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On May 2, 1963 nearly a thousand elementary, middle and high school and college students in Birmingham, Alabama participated in The Children’s Crusade. SCLC staff member James Bevel proposed recruiting local students, arguing that while many adults may be reluctant to participate in demonstrations, for fear of losing their jobs, their children had less to lose. King initially had reservations, but after deliberation he agreed, On May 2, more than a thousand black students skipped their classes and gathered at Sixth Street Baptist Church. As they approached police lines, hundreds were arrested and carried off to jail.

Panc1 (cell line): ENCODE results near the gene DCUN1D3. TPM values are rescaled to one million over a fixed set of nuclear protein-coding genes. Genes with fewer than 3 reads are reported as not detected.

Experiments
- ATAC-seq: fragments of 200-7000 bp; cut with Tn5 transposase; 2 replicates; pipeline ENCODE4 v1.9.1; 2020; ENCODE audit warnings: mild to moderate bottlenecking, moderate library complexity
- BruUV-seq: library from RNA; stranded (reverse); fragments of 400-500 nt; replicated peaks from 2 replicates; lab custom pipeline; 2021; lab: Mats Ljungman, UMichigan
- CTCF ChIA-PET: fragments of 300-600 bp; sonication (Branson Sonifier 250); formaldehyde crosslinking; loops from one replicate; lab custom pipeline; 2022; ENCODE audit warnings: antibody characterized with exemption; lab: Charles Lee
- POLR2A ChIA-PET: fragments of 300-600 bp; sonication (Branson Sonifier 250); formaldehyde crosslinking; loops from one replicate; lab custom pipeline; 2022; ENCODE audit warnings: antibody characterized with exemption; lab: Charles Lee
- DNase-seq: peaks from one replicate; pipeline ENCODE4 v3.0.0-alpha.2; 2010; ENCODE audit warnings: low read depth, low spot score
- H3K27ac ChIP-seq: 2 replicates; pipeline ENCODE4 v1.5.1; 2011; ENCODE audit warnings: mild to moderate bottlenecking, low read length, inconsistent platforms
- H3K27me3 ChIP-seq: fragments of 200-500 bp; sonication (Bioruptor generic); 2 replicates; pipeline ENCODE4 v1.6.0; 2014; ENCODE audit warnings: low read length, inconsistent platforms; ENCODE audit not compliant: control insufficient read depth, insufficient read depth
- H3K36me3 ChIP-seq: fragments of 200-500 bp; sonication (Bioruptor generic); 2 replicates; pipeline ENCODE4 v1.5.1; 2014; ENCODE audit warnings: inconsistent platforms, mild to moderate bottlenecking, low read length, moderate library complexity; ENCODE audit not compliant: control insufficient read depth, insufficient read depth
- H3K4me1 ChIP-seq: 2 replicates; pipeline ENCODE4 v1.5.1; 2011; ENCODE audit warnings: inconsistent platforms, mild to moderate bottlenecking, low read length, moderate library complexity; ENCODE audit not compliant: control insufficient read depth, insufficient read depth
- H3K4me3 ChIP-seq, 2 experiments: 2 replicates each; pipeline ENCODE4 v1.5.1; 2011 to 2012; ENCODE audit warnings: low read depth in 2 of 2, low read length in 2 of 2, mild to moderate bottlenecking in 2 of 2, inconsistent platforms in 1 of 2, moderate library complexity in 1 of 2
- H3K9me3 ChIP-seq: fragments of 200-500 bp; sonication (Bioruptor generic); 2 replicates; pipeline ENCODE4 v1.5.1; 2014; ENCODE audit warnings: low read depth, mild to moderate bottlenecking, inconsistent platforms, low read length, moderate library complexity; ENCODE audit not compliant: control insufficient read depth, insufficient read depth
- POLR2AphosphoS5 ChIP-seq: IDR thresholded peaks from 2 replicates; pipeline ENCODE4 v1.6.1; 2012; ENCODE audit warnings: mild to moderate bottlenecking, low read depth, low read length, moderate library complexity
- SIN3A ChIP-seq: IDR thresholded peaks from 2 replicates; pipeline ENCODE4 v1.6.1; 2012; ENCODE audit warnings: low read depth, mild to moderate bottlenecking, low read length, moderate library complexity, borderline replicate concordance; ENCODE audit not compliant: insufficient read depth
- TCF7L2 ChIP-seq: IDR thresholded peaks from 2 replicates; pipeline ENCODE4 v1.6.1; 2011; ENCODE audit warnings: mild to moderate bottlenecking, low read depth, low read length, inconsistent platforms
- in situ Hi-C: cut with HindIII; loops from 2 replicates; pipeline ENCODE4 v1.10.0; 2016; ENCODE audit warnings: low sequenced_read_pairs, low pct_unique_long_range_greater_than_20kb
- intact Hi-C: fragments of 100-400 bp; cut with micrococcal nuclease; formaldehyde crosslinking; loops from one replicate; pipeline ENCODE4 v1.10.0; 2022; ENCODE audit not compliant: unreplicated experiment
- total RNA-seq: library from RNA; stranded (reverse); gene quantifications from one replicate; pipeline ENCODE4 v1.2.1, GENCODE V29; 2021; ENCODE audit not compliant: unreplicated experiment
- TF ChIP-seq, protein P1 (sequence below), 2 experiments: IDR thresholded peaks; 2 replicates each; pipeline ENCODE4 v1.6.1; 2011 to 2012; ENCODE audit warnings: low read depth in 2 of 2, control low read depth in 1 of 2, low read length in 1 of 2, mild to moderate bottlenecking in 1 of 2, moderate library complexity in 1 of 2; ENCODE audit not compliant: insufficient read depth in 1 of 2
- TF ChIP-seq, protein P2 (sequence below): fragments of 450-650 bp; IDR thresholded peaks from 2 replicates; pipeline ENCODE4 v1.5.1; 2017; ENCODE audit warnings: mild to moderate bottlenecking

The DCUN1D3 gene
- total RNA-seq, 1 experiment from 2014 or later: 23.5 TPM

When hundreds more youth gathered the next day, commissioner Bull Connor directed the police and fire departments to use force to halt the demonstration. Images of children being blasted by high-pressure fire hoses, clubbed by police officers, and attacked by police dogs appeared on television and in newspapers and triggered outrage throughout the world. The Birmingham campaign ended on May 10 when the SCLC and local officials reached an agreement in which the city promised to desegregate downtown stores and release all protestors from jail if the SCLC would end the boycotts and demonstrations. While he faced criticism for exposing children to violence—most notably from Malcolm X, who said that “real men don’t put their children on the firing line”— King maintained that the demonstrations allowed children to develop “a sense of their own stake in freedom”
Black Mail Readers: Would you have allowed your children to participate in march? Why or Why Not?
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